Register and follow to be notified the next time content from Huawei is published.
The Huawei 5G fight is at the centre of the US-China tech war. The Chinese company is one of the world’s largest telecommunications equipment and services providers. A Huawei ban was implemented in the US in May 2019.
A close reading of a report on cyber capabilities and national power raises questions about whether China really has the offensive aspirations that keep the US intelligence community awake at night, rather than a defensive obsession built on a century of turmoil at the hands of foreign powers.
Beijing has yet to address the policy distortions that have led to a decade-long growth slowdown, amplified by US decoupling measures. It needs to find a balance in allocating public investment and between accessing foreign technological expertise and developing domestic capacity.
Biden should undo Trump’s needlessly confrontational damage to the bilateral relationship – on condition that China takes equivalent steps back. The deep causes of US-China friction will remain but an easing of tension will give both governments space to re-engage.
Instead of starting another cold war or falling into a Thucydides Trap, the US – and China – should rise above the kind of great power rivalry that has led to bloodshed in the past and instead address the perilous state of global affairs.
Canada’s relations with the rest of the world usually defer to the interests of US foreign policy, but there are limits to what Canada is willing to endure. If talks on Meng fail, Canada should release her unilaterally.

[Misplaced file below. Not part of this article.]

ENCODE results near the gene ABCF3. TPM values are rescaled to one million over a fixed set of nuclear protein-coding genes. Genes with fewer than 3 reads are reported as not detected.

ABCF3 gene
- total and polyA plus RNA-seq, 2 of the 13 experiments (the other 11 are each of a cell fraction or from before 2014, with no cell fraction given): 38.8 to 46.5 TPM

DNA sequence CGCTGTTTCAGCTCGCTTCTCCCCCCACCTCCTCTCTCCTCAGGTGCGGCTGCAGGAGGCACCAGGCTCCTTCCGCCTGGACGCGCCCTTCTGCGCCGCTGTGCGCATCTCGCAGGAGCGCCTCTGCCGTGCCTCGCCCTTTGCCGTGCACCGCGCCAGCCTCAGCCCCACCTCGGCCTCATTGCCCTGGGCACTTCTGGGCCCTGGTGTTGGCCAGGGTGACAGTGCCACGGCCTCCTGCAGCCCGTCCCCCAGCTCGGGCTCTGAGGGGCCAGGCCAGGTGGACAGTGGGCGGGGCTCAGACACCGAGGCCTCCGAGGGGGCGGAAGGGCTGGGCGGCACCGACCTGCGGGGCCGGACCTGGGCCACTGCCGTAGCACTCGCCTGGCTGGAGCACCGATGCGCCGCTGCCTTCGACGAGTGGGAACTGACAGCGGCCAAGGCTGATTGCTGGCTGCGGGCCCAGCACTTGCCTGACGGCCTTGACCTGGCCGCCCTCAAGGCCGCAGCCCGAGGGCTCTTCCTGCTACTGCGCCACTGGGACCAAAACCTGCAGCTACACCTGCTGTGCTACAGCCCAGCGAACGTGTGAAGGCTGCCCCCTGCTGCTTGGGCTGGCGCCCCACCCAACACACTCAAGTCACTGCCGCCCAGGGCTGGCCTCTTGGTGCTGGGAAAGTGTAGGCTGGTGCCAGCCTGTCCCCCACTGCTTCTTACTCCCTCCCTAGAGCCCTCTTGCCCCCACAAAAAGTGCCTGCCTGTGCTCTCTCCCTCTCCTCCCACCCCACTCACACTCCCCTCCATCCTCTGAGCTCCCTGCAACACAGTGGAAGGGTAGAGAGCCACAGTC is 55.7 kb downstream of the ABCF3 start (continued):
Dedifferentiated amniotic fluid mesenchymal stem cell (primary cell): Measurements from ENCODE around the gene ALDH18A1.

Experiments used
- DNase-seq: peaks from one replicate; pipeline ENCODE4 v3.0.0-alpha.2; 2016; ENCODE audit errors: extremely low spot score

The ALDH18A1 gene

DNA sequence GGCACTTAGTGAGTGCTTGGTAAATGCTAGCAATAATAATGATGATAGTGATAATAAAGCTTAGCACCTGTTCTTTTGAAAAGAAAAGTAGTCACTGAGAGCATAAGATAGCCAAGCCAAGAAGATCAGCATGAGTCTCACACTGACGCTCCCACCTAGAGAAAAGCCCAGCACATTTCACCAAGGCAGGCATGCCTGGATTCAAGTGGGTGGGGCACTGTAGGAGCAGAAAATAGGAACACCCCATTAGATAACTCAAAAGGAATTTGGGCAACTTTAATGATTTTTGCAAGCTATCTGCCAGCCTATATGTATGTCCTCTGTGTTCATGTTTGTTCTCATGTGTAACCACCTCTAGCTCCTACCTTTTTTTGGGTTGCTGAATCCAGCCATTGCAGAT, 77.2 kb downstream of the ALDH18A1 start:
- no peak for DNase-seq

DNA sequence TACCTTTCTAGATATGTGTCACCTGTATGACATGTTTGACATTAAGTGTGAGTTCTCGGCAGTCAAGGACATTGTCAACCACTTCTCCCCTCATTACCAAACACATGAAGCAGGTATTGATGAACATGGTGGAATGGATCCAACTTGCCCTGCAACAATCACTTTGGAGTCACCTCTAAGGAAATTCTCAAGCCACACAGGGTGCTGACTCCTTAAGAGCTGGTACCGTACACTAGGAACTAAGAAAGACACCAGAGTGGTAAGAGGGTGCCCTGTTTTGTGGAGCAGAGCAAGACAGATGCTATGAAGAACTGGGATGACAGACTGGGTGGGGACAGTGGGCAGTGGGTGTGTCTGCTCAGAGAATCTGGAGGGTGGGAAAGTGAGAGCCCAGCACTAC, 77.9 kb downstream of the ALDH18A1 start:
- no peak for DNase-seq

With companies such as Ant, ByteDance, Huawei and Nio inspiring clones in the West, China is becoming an innovation epicentre. Rather than keep Chinese companies out, the West should make clear the areas of collaboration or protection.
While the US still holds considerable sway, Mideast nations would rather not pick sides, preferring to work with an array of partners. They are looking to build their own futures and cannot afford to wait for the US to decide how it will engage.
A recent survey finds general agreement in the US and among its allies on the perception of a China threat. But while sanctions are necessary, there’s also a lack of enthusiasm for comprehensive decoupling and a preference for a multilateral approach.
In addition to regulatory hurdles and, more recently, the pandemic, HSBC has been caught up in the US-China tussle. Rumours that the bank may be placed on China’s ‘unreliable entity list’ have done the bank’s stock and its many local investors no favours.